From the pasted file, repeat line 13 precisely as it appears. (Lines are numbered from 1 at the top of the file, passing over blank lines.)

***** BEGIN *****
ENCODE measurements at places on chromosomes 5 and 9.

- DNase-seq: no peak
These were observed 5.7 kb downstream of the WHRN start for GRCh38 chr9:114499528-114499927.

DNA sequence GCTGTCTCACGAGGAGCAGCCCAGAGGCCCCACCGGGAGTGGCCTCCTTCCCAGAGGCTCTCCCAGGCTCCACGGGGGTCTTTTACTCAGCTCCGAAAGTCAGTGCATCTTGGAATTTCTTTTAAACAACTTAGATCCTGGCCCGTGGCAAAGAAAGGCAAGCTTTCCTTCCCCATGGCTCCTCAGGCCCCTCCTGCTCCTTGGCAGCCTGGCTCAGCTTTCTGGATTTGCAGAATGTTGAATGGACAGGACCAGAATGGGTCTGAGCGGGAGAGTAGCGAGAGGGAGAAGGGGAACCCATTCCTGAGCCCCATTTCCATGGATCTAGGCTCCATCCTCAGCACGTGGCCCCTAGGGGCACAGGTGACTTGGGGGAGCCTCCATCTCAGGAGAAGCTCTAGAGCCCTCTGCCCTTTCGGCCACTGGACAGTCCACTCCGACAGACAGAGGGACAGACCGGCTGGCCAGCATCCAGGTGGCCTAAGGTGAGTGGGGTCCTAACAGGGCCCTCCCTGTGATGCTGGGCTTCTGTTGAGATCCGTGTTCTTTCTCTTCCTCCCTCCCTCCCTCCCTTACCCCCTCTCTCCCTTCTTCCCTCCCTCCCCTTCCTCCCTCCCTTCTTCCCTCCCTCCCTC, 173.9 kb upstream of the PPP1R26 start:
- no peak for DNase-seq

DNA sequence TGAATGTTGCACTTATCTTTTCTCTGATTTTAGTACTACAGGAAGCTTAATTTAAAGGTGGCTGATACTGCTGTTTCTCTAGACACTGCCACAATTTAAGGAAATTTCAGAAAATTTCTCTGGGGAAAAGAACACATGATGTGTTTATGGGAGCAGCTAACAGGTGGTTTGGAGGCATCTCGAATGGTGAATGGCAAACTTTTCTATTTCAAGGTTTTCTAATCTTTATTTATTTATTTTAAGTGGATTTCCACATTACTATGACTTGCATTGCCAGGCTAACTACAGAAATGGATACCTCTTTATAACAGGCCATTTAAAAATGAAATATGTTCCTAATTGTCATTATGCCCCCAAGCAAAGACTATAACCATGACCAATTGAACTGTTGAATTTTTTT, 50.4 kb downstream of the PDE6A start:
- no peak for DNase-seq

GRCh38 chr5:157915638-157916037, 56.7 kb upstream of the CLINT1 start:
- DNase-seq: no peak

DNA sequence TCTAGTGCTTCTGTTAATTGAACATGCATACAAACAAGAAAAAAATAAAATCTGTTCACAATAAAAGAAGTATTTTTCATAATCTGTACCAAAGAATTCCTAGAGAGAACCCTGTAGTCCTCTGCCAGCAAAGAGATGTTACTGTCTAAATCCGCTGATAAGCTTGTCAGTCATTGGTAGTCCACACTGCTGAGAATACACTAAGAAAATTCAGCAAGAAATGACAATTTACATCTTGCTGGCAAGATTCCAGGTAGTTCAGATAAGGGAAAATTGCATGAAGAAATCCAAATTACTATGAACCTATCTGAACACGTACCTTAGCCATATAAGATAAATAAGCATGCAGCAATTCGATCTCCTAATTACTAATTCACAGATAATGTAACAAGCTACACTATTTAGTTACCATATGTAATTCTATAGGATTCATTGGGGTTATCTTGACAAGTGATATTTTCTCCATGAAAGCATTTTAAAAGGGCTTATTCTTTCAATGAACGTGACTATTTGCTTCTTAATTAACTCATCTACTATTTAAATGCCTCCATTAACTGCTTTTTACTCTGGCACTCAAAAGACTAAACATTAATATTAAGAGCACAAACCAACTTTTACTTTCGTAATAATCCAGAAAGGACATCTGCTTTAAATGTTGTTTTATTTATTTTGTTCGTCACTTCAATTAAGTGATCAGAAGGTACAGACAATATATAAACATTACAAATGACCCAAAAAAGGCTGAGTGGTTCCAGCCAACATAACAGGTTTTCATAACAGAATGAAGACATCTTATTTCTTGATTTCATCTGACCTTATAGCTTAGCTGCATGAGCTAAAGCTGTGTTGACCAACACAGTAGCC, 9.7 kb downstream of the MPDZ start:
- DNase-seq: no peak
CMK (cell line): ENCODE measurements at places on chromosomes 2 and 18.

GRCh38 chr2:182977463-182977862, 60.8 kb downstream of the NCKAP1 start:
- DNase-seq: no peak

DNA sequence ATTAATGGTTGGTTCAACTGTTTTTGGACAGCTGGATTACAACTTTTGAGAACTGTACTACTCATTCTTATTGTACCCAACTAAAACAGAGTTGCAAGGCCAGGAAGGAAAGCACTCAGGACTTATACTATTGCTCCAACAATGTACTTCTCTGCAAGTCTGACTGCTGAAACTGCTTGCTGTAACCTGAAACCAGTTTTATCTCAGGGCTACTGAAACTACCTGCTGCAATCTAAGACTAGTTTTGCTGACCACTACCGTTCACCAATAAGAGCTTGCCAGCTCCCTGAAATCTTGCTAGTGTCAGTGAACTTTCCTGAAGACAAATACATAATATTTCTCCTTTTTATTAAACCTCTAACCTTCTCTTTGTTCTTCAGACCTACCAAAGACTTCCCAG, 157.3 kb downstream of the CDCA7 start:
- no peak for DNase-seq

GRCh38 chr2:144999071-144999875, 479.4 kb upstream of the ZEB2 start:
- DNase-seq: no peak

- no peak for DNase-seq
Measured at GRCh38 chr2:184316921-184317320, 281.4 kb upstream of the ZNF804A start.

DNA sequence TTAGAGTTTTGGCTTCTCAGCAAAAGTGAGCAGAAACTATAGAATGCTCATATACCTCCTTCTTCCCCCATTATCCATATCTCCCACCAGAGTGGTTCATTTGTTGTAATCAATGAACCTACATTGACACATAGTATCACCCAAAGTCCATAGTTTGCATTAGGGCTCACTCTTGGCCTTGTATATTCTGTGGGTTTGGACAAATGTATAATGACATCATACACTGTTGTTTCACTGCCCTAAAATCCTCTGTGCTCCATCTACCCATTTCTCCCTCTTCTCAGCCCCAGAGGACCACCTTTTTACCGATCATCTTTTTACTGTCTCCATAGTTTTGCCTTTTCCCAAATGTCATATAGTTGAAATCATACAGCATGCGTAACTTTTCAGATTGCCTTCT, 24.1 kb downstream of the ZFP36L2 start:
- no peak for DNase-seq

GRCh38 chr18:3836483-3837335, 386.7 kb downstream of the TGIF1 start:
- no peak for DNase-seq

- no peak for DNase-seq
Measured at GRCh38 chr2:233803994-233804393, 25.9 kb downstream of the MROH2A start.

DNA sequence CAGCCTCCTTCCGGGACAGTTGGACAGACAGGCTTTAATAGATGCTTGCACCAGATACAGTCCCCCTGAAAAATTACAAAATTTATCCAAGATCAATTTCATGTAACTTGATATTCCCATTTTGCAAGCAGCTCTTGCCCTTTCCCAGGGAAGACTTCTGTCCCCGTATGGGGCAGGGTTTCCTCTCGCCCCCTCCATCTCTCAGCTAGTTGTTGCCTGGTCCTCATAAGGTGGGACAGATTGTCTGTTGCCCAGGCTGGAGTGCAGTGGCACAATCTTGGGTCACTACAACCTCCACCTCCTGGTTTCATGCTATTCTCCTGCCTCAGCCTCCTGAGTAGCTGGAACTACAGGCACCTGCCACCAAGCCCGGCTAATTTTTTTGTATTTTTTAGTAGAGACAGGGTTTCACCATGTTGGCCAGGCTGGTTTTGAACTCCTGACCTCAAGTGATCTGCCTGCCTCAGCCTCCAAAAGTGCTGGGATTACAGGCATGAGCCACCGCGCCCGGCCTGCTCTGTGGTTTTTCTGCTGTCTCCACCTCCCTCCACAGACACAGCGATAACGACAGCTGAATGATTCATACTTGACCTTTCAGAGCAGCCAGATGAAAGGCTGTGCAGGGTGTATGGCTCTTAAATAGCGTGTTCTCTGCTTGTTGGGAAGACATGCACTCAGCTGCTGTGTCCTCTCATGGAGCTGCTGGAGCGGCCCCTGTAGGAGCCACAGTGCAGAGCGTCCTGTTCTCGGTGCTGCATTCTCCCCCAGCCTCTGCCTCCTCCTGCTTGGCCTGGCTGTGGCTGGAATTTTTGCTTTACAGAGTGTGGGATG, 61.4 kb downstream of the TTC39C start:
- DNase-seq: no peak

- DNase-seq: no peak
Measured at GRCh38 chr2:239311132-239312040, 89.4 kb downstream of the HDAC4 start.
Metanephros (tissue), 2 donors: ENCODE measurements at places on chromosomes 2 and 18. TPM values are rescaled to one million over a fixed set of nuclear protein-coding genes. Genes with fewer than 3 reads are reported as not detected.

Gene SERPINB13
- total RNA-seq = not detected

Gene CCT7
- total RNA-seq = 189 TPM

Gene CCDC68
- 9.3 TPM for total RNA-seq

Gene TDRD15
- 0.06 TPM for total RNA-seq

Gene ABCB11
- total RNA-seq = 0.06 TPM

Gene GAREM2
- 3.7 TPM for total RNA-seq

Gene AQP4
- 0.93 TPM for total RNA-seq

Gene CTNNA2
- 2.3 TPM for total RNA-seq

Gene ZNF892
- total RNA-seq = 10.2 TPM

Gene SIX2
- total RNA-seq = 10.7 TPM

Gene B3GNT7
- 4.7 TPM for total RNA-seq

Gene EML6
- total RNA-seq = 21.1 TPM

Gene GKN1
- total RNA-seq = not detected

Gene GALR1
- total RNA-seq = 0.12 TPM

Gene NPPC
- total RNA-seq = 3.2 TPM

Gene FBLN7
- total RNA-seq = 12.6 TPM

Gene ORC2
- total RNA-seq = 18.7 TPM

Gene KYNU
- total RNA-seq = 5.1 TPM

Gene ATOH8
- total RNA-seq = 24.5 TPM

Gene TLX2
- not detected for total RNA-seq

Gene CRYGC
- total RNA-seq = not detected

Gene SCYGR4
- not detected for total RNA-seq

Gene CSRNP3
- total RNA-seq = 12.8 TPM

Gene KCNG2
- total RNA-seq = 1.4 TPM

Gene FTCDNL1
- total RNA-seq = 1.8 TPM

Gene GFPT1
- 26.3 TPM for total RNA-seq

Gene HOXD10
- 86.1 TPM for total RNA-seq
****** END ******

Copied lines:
GRCh38 chr2:182977463-182977862, 60.8 kb downstream of the NCKAP1 start: